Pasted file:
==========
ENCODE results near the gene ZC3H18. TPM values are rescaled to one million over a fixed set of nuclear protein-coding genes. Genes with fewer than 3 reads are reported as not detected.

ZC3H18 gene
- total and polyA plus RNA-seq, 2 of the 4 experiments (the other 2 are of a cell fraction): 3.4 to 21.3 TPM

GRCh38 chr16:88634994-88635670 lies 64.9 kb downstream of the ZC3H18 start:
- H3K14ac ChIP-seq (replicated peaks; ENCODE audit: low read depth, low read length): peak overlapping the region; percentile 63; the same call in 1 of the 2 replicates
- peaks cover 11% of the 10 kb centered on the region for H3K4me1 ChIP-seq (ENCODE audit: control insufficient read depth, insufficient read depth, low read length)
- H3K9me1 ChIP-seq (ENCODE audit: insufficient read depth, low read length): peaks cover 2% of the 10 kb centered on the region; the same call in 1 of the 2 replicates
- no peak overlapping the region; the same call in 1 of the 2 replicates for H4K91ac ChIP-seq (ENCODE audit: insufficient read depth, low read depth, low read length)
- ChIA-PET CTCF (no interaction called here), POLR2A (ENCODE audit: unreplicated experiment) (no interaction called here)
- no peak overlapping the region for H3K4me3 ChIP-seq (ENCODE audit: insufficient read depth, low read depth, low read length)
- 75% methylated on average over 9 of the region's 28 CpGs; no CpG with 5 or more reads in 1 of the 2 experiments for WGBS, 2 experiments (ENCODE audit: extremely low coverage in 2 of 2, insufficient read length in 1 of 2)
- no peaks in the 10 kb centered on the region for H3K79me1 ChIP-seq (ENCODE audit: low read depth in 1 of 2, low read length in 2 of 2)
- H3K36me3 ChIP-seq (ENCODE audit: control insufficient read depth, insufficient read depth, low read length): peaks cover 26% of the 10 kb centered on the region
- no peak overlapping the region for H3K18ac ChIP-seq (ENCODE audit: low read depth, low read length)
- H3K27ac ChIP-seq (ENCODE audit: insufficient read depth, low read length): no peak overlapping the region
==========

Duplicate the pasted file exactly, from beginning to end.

ENCODE results near the gene ZC3H18. TPM values are rescaled to one million over a fixed set of nuclear protein-coding genes. Genes with fewer than 3 reads are reported as not detected.

ZC3H18 gene
- total and polyA plus RNA-seq, 2 of the 4 experiments (the other 2 are of a cell fraction): 3.4 to 21.3 TPM

GRCh38 chr16:88634994-88635670 lies 64.9 kb downstream of the ZC3H18 start:
- H3K14ac ChIP-seq (replicated peaks; ENCODE audit: low read depth, low read length): peak overlapping the region; percentile 63; the same call in 1 of the 2 replicates
- peaks cover 11% of the 10 kb centered on the region for H3K4me1 ChIP-seq (ENCODE audit: control insufficient read depth, insufficient read depth, low read length)
- H3K9me1 ChIP-seq (ENCODE audit: insufficient read depth, low read length): peaks cover 2% of the 10 kb centered on the region; the same call in 1 of the 2 replicates
- no peak overlapping the region; the same call in 1 of the 2 replicates for H4K91ac ChIP-seq (ENCODE audit: insufficient read depth, low read depth, low read length)
- ChIA-PET CTCF (no interaction called here), POLR2A (ENCODE audit: unreplicated experiment) (no interaction called here)
- no peak overlapping the region for H3K4me3 ChIP-seq (ENCODE audit: insufficient read depth, low read depth, low read length)
- 75% methylated on average over 9 of the region's 28 CpGs; no CpG with 5 or more reads in 1 of the 2 experiments for WGBS, 2 experiments (ENCODE audit: extremely low coverage in 2 of 2, insufficient read length in 1 of 2)
- no peaks in the 10 kb centered on the region for H3K79me1 ChIP-seq (ENCODE audit: low read depth in 1 of 2, low read length in 2 of 2)
- H3K36me3 ChIP-seq (ENCODE audit: control insufficient read depth, insufficient read depth, low read length): peaks cover 26% of the 10 kb centered on the region
- no peak overlapping the region for H3K18ac ChIP-seq (ENCODE audit: low read depth, low read length)
- H3K27ac ChIP-seq (ENCODE audit: insufficient read depth, low read length): no peak overlapping the region